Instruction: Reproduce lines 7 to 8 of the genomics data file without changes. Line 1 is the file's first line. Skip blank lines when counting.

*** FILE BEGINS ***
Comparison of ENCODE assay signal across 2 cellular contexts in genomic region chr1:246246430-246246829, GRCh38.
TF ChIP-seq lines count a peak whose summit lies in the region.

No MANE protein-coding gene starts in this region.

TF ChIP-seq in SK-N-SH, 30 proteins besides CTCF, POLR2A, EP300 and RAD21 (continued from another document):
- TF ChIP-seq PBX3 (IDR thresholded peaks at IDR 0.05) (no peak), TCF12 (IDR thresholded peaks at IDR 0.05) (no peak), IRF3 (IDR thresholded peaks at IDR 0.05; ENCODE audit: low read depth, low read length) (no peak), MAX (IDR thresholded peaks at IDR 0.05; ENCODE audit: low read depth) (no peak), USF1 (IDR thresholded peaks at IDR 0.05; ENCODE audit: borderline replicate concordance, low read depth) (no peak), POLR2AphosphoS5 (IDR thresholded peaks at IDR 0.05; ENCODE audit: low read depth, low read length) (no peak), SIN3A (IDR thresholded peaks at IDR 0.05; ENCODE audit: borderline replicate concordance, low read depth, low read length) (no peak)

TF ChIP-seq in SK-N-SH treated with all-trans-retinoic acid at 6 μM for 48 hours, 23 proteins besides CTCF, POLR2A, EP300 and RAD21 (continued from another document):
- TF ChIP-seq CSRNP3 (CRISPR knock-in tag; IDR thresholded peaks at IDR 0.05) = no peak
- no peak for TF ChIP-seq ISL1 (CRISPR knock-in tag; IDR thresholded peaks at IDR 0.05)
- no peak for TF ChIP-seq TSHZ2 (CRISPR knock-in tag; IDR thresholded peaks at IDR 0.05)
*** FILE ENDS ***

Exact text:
- TF ChIP-seq CSRNP3 (CRISPR knock-in tag; IDR thresholded peaks at IDR 0.05) = no peak
- no peak for TF ChIP-seq ISL1 (CRISPR knock-in tag; IDR thresholded peaks at IDR 0.05)